What is needed to turn my LLC into an S corporation?
An LLC is a separate legal entity that can conduct business just like a corporation with many of the advantages of a partnership.; It is taxed as a partnership. ;Its owners are called members and receive income from the LLC just as a partner would.; There is no tax on the LLC entity itself. The members are not personally liable for the debts and obligations of the entity like partners would be.; Basically, an LLC combines the tax advantages of a partnership with the limited liability feature of a corporation.
A Subchapter S corporation is a corporation in which the shareholders elect to be treated as partners for income tax purposes. Shareholders still have limited liability protection of a corporation, but income is treated like partnership income. Subchapter S refers to a particular subdivision of the Internal Revenue Code. The number of shareholders is limited to 100 shareholders and neither corporations nor partnerships can be shareholders in a Subchapter S corporation. Also, shareholders must be citizens or resident aliens.
Since an LLC classifies your business as a legal entity separate from a member's personal assets. An S-Corporation appears to offer no more protection to personal assets of its members than an S-Corporation to its shareholders.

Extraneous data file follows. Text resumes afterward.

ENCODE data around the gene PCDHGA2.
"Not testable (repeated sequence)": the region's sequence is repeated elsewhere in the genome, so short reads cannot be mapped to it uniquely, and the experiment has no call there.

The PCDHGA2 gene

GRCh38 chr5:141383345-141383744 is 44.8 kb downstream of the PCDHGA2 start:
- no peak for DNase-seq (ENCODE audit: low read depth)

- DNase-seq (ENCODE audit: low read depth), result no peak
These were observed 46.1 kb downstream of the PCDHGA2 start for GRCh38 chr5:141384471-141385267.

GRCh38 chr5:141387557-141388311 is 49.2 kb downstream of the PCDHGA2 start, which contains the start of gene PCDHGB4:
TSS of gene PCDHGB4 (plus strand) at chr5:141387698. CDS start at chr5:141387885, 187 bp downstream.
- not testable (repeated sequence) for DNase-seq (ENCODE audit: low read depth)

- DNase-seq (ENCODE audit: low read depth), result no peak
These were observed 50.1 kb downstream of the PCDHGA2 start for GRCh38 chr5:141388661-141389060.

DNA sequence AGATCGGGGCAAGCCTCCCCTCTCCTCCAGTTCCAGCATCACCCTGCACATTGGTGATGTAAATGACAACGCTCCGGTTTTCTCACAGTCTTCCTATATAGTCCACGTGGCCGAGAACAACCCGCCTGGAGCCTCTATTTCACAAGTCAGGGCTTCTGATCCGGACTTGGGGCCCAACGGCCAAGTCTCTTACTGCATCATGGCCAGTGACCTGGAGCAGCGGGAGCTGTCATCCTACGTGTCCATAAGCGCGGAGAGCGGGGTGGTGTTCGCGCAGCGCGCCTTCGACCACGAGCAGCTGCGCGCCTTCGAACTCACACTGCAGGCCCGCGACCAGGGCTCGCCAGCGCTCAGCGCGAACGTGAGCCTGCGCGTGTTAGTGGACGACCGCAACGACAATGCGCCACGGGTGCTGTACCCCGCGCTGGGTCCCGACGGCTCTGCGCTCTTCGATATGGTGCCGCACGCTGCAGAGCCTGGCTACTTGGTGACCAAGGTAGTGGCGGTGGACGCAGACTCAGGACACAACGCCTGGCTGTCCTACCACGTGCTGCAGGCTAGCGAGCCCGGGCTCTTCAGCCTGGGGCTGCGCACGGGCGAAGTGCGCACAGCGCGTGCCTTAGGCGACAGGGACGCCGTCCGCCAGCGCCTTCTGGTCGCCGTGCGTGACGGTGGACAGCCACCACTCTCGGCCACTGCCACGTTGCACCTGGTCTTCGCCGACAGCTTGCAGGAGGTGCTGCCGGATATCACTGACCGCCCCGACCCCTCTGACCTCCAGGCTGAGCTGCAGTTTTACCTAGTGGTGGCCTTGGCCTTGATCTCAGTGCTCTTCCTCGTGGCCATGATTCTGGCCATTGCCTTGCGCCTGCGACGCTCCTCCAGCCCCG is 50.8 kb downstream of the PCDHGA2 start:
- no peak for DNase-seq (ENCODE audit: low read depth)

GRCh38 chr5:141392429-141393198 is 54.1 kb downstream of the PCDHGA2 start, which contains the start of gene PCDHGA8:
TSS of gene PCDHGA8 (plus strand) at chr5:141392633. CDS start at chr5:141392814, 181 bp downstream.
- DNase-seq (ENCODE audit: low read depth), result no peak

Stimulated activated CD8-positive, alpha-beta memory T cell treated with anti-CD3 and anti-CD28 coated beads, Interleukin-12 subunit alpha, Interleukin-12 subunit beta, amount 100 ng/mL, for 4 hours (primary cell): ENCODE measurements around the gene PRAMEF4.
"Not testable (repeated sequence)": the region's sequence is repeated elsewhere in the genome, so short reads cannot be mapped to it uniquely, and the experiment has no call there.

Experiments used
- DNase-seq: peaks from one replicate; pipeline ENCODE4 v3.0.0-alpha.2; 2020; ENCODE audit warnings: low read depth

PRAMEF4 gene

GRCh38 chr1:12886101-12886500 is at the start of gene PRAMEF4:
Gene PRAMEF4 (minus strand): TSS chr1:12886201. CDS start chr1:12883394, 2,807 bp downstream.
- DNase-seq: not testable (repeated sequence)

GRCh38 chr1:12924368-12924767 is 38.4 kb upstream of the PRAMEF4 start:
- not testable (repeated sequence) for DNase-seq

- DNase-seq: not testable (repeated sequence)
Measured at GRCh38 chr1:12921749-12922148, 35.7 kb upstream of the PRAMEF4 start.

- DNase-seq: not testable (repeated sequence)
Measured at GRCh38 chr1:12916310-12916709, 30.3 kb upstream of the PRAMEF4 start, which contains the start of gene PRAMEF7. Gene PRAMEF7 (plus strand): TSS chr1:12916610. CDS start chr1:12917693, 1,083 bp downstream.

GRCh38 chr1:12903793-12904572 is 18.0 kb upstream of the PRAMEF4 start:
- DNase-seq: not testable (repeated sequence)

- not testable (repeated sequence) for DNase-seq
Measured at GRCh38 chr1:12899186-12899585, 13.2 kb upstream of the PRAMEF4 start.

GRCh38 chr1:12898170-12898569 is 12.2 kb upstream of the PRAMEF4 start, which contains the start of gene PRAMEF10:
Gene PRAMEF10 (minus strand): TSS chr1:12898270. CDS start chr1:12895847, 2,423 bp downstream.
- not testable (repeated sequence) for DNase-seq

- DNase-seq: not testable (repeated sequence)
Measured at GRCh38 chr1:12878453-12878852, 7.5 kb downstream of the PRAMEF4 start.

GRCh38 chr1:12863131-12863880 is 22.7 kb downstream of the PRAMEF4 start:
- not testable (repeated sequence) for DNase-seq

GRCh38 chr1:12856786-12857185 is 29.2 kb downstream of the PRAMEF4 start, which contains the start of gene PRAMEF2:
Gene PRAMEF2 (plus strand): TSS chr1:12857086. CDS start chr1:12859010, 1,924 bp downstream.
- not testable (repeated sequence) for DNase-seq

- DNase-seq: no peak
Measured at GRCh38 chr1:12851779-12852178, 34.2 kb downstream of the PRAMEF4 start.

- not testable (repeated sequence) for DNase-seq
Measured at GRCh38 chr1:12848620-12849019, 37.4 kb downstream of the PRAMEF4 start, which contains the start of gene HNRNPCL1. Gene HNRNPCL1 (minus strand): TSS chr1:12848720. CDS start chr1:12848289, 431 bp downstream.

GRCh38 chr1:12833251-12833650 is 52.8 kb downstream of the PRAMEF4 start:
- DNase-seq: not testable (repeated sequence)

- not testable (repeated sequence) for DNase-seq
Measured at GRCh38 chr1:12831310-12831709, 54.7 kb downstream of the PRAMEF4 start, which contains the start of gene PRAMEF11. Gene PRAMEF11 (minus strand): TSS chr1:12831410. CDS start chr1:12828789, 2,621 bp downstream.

Both S Corporations and LLCs allow owners to avoid "double taxation" and to pay income taxes on a flow-through basis like sole proprietors and partners. Here are some key examples of the benefits of an LLC verses an S Corporation.
1. An LLC is simpler and faster to form. It may be formed in one step, while an S Corporation election can only be made after a General Corporation is formed first.
2. An LLC is not required to hold annual meetings or to keep formal minutes, while an S Corporation is required to do so.
3. LLC members can split profits/losses in any way they choose. In an S Corporation, shareholders must receive dividends according to the number of shares that they own, regardless of the amount of effort put into the business.
4. An LLC can be owned by any combination of individuals or business entities. Only United States citizens and resident aliens may own an S Corporation .Other entities generally may not own an S Corporation.
However S Corporation shareholders pay Medicare and Social Security tax only on money received as wages or salary, but not on profits received as dividends or that stay within the company. Under certain conditions, LLC members may need to pay Social Security and Medicare taxes on the entire amount of LLC profits. In particular, LLCs that provide professional services such as health, law or engineering should consult a tax advisor on this issue.
If you decide to go forward with an S-Corporation, please see the following form packages:
MT-00INC; Montana Business Incorporation Package to Incorporate Corporation
MT-00INCFCorporations - Records Maintenance - Packages - Montana